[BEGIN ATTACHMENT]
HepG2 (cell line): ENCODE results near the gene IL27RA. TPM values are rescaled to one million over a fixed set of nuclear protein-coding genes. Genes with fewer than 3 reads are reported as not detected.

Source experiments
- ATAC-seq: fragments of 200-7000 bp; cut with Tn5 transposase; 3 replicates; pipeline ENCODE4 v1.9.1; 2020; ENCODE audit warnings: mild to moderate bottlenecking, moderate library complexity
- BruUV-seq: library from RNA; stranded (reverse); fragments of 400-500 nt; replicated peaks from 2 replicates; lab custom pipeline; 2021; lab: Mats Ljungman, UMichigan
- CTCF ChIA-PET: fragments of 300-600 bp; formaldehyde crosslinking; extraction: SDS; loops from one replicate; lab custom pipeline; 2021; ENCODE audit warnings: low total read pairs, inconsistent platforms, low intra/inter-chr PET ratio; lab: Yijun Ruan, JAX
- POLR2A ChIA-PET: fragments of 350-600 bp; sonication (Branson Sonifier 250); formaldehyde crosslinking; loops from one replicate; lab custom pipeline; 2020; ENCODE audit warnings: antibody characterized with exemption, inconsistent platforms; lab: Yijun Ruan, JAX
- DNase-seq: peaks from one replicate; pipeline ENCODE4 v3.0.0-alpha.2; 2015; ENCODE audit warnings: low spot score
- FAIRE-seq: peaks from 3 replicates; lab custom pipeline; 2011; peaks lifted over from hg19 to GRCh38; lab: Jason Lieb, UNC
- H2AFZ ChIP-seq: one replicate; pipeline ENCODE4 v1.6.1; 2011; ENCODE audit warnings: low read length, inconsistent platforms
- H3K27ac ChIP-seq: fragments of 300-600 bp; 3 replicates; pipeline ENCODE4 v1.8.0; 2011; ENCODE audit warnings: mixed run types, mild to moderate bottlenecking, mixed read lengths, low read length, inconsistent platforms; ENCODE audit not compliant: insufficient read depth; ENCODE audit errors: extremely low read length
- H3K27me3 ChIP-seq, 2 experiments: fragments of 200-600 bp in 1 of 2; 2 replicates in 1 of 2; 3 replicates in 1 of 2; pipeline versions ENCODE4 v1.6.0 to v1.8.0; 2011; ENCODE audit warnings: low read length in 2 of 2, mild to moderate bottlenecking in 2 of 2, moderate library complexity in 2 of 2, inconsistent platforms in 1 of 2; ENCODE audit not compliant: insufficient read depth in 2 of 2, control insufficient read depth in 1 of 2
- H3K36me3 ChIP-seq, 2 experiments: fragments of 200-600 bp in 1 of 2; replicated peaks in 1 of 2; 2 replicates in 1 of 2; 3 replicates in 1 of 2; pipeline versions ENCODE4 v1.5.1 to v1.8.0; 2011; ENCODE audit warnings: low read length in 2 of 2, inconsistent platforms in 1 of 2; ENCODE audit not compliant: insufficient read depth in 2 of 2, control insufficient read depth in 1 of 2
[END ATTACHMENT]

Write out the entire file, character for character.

HepG2 (cell line): ENCODE results near the gene IL27RA. TPM values are rescaled to one million over a fixed set of nuclear protein-coding genes. Genes with fewer than 3 reads are reported as not detected.

Source experiments
- ATAC-seq: fragments of 200-7000 bp; cut with Tn5 transposase; 3 replicates; pipeline ENCODE4 v1.9.1; 2020; ENCODE audit warnings: mild to moderate bottlenecking, moderate library complexity
- BruUV-seq: library from RNA; stranded (reverse); fragments of 400-500 nt; replicated peaks from 2 replicates; lab custom pipeline; 2021; lab: Mats Ljungman, UMichigan
- CTCF ChIA-PET: fragments of 300-600 bp; formaldehyde crosslinking; extraction: SDS; loops from one replicate; lab custom pipeline; 2021; ENCODE audit warnings: low total read pairs, inconsistent platforms, low intra/inter-chr PET ratio; lab: Yijun Ruan, JAX
- POLR2A ChIA-PET: fragments of 350-600 bp; sonication (Branson Sonifier 250); formaldehyde crosslinking; loops from one replicate; lab custom pipeline; 2020; ENCODE audit warnings: antibody characterized with exemption, inconsistent platforms; lab: Yijun Ruan, JAX
- DNase-seq: peaks from one replicate; pipeline ENCODE4 v3.0.0-alpha.2; 2015; ENCODE audit warnings: low spot score
- FAIRE-seq: peaks from 3 replicates; lab custom pipeline; 2011; peaks lifted over from hg19 to GRCh38; lab: Jason Lieb, UNC
- H2AFZ ChIP-seq: one replicate; pipeline ENCODE4 v1.6.1; 2011; ENCODE audit warnings: low read length, inconsistent platforms
- H3K27ac ChIP-seq: fragments of 300-600 bp; 3 replicates; pipeline ENCODE4 v1.8.0; 2011; ENCODE audit warnings: mixed run types, mild to moderate bottlenecking, mixed read lengths, low read length, inconsistent platforms; ENCODE audit not compliant: insufficient read depth; ENCODE audit errors: extremely low read length
- H3K27me3 ChIP-seq, 2 experiments: fragments of 200-600 bp in 1 of 2; 2 replicates in 1 of 2; 3 replicates in 1 of 2; pipeline versions ENCODE4 v1.6.0 to v1.8.0; 2011; ENCODE audit warnings: low read length in 2 of 2, mild to moderate bottlenecking in 2 of 2, moderate library complexity in 2 of 2, inconsistent platforms in 1 of 2; ENCODE audit not compliant: insufficient read depth in 2 of 2, control insufficient read depth in 1 of 2
- H3K36me3 ChIP-seq, 2 experiments: fragments of 200-600 bp in 1 of 2; replicated peaks in 1 of 2; 2 replicates in 1 of 2; 3 replicates in 1 of 2; pipeline versions ENCODE4 v1.5.1 to v1.8.0; 2011; ENCODE audit warnings: low read length in 2 of 2, inconsistent platforms in 1 of 2; ENCODE audit not compliant: insufficient read depth in 2 of 2, control insufficient read depth in 1 of 2